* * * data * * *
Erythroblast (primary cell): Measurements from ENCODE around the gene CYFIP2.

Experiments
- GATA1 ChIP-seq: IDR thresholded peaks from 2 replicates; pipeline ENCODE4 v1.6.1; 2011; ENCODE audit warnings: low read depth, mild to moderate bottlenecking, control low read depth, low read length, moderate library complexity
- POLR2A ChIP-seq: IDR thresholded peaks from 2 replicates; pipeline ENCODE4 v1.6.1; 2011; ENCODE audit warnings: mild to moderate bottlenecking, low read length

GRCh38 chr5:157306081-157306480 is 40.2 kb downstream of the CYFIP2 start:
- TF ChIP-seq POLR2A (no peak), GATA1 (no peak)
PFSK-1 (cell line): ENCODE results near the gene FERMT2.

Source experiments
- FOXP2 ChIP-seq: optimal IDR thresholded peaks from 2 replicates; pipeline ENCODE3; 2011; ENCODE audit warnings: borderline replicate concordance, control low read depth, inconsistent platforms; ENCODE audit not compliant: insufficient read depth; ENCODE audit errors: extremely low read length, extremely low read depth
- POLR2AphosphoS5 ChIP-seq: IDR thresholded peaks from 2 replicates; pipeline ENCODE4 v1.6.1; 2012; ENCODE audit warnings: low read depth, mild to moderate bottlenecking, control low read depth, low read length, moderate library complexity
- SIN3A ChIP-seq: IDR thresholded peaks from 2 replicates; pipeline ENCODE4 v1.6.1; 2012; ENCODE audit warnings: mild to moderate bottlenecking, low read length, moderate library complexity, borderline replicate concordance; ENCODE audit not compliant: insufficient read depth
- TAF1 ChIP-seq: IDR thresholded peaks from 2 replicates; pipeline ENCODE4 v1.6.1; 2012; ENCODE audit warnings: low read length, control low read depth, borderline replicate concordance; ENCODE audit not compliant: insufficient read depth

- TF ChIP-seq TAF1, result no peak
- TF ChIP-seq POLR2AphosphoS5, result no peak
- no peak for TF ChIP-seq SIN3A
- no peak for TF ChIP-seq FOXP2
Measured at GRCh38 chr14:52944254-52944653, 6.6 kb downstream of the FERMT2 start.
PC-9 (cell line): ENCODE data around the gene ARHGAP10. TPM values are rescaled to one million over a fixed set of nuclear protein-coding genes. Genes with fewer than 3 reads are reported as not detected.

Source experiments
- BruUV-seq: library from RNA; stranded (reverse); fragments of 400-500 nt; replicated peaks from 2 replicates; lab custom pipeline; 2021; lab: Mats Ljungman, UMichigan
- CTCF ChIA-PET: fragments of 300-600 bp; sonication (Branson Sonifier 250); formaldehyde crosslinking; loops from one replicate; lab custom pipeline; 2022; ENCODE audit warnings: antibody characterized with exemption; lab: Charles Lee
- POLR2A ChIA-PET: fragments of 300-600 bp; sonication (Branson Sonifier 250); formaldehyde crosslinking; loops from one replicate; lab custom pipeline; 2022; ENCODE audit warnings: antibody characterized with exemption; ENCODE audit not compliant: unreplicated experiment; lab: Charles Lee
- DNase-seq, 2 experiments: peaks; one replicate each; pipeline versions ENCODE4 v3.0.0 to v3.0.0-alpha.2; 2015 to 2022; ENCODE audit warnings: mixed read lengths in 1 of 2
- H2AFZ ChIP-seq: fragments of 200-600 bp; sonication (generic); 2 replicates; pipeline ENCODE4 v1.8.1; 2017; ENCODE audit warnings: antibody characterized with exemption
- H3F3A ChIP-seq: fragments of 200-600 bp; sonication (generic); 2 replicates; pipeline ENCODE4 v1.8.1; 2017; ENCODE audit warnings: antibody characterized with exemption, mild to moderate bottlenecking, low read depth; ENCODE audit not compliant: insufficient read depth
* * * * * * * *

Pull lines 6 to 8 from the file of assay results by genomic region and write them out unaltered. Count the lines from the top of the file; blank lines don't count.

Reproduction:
- TF ChIP-seq POLR2A (no peak), GATA1 (no peak)
PFSK-1 (cell line): ENCODE results near the gene FERMT2.

Source experiments